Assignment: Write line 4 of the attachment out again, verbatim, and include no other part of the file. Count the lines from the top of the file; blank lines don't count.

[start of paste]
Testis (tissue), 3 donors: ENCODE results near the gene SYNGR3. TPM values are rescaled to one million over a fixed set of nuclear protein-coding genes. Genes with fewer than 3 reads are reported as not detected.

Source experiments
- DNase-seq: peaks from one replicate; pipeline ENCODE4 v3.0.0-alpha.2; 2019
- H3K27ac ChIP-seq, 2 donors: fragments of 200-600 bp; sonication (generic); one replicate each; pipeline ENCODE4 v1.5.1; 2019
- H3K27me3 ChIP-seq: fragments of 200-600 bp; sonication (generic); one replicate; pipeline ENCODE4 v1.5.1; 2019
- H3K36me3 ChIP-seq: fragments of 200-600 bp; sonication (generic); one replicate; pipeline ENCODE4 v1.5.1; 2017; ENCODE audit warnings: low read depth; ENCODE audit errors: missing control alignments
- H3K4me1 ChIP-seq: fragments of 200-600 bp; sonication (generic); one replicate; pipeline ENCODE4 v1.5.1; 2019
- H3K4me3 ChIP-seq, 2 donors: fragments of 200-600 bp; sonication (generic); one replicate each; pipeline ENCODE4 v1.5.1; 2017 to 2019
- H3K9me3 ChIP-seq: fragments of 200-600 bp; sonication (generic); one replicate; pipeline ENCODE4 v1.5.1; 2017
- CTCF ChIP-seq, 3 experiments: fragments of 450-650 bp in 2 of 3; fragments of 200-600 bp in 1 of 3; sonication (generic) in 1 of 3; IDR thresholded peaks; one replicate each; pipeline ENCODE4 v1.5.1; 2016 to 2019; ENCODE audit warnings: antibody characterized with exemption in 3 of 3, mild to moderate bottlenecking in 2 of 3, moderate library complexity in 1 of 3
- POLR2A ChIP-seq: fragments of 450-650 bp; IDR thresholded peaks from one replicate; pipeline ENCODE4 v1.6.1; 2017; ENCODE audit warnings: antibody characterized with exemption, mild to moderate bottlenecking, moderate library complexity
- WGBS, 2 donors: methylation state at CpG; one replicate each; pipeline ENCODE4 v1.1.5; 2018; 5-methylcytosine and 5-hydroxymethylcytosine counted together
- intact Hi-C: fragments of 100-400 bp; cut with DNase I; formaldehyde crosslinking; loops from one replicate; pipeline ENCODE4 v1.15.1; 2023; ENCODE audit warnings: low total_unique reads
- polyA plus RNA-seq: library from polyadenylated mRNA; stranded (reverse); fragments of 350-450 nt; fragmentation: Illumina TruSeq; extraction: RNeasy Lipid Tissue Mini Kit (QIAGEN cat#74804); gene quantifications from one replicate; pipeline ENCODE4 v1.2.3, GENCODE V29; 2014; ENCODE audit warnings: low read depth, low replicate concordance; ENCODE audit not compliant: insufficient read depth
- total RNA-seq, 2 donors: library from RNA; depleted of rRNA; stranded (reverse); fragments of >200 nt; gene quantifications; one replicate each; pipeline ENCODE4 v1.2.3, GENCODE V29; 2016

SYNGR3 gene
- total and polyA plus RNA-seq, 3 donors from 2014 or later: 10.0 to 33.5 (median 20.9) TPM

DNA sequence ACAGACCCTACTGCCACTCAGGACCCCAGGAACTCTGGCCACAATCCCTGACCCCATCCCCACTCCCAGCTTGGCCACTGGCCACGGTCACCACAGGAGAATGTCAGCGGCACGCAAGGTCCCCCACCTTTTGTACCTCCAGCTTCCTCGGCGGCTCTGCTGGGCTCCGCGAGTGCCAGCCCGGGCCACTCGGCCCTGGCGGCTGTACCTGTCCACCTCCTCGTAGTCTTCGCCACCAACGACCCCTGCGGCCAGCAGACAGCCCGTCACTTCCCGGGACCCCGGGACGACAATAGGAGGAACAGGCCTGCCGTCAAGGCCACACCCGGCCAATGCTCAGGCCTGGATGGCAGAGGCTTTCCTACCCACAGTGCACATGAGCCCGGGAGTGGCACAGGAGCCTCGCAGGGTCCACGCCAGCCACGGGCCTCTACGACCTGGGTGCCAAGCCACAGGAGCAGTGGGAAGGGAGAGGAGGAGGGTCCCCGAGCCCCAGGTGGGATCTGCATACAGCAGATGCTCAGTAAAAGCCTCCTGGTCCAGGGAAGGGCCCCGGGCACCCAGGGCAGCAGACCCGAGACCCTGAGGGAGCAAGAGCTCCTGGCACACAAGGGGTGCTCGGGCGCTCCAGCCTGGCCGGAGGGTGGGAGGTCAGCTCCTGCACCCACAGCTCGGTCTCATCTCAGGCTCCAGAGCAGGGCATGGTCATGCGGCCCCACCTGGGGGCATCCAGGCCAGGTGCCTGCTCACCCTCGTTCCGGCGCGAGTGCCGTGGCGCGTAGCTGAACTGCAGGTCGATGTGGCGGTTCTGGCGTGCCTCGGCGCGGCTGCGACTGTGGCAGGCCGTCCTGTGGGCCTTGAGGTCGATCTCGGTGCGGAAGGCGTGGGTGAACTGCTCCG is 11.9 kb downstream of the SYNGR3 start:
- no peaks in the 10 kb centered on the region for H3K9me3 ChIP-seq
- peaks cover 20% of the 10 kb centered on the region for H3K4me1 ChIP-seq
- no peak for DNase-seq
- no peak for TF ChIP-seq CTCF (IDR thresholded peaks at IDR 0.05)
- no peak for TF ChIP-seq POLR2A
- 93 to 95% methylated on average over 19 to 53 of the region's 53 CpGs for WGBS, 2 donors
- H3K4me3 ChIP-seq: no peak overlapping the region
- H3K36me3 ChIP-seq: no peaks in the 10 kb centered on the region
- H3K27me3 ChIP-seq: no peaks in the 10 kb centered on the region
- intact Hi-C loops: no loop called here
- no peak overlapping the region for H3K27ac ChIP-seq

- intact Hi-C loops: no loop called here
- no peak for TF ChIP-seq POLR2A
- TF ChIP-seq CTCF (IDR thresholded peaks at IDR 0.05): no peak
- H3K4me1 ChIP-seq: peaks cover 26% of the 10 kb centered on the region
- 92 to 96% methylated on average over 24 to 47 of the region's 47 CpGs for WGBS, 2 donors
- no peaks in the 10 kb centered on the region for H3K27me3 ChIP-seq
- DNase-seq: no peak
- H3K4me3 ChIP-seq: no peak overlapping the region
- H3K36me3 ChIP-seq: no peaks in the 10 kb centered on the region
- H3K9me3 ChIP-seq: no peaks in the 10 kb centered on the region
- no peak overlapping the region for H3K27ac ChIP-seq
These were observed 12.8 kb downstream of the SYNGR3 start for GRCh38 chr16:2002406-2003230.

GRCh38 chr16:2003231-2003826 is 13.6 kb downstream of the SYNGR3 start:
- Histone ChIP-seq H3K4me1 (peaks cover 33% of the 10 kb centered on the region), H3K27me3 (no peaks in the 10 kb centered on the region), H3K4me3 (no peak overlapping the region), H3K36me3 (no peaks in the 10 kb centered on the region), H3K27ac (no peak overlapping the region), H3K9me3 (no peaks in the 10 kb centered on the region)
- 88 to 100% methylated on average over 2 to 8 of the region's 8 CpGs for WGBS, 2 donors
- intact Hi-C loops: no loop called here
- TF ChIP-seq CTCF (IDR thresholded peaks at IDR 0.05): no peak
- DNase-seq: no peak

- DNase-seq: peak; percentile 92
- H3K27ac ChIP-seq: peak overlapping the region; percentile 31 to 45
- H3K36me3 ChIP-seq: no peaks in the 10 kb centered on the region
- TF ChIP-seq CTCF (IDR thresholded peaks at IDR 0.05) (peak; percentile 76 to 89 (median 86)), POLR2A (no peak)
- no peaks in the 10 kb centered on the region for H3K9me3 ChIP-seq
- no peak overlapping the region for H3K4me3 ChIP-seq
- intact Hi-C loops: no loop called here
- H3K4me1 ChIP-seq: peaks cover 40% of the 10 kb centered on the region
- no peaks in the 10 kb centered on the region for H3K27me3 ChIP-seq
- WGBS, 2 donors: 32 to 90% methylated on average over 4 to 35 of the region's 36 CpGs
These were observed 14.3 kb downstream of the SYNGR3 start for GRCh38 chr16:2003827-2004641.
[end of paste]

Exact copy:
- H3K27ac ChIP-seq, 2 donors: fragments of 200-600 bp; sonication (generic); one replicate each; pipeline ENCODE4 v1.5.1; 2019